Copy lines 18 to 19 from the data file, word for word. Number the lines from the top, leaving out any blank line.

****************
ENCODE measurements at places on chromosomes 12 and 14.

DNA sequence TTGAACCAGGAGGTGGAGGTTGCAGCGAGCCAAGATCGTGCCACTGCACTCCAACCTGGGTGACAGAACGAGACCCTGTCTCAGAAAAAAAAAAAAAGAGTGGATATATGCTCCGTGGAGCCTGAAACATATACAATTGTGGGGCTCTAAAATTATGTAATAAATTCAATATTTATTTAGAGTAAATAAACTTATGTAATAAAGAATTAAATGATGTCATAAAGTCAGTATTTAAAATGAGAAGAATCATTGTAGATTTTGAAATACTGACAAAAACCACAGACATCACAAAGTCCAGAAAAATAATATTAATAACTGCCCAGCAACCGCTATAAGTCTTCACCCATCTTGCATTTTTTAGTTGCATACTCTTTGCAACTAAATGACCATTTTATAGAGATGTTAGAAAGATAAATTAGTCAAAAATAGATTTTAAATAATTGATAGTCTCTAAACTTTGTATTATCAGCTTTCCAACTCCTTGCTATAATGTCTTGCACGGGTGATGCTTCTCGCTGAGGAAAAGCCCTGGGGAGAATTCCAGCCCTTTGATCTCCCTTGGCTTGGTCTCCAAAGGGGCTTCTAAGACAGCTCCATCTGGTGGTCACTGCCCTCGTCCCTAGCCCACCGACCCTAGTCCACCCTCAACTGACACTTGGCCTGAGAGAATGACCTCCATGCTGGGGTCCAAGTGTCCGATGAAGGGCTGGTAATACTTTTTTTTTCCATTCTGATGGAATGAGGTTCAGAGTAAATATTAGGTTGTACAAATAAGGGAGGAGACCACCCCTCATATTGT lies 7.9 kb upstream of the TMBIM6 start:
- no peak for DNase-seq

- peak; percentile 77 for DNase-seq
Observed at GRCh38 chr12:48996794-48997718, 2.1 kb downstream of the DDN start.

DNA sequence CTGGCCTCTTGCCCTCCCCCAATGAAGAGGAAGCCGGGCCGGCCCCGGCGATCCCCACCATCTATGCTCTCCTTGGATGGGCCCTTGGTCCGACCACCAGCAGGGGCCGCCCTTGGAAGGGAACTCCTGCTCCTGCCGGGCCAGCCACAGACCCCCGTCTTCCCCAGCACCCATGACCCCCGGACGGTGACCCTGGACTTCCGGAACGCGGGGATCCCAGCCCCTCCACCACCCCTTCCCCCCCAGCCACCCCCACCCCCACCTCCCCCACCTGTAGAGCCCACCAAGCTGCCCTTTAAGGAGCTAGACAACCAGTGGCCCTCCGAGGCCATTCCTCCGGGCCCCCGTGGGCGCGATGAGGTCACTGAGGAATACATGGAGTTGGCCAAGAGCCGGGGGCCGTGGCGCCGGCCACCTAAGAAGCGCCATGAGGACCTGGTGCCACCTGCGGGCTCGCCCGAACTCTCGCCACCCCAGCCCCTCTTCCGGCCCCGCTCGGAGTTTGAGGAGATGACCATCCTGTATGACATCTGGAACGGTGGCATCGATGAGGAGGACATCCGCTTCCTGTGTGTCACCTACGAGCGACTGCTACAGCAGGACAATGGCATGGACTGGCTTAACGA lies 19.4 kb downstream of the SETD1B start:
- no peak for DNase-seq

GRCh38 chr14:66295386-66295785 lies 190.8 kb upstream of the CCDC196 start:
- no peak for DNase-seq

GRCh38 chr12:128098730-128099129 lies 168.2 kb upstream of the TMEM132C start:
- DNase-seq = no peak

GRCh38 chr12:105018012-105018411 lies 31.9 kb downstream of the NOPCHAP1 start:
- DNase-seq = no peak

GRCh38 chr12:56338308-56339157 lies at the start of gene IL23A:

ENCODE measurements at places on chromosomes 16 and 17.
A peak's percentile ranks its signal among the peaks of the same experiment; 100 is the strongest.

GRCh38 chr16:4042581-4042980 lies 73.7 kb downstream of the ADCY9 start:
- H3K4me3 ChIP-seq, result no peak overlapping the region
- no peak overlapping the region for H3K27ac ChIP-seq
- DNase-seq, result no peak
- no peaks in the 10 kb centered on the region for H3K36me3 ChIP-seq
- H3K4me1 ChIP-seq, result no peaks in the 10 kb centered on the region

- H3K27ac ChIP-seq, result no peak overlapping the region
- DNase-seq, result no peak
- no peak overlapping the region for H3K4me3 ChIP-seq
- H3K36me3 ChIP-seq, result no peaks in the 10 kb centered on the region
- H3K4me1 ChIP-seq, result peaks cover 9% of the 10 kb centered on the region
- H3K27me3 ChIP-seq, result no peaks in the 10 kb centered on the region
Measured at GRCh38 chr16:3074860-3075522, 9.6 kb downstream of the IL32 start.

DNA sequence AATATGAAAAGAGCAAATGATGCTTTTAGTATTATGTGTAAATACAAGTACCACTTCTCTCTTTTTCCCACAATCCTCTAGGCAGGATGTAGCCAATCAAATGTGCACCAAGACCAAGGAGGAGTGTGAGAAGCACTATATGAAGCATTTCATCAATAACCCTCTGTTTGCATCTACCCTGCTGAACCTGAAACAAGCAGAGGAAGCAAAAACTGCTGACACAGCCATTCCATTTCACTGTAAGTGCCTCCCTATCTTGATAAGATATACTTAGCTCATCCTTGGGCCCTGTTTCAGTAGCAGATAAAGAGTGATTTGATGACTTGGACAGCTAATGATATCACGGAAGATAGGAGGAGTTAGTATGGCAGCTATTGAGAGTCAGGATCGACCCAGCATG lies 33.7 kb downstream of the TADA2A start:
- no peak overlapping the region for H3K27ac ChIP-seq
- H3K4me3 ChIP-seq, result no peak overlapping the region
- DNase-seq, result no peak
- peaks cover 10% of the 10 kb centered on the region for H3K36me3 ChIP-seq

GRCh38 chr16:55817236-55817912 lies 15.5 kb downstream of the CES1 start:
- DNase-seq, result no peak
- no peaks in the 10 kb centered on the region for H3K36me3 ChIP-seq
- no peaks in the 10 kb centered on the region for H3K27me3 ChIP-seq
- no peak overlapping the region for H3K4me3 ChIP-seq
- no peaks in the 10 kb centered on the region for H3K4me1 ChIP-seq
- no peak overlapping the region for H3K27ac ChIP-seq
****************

- H3K4me3 ChIP-seq, result no peak overlapping the region
- no peak overlapping the region for H3K27ac ChIP-seq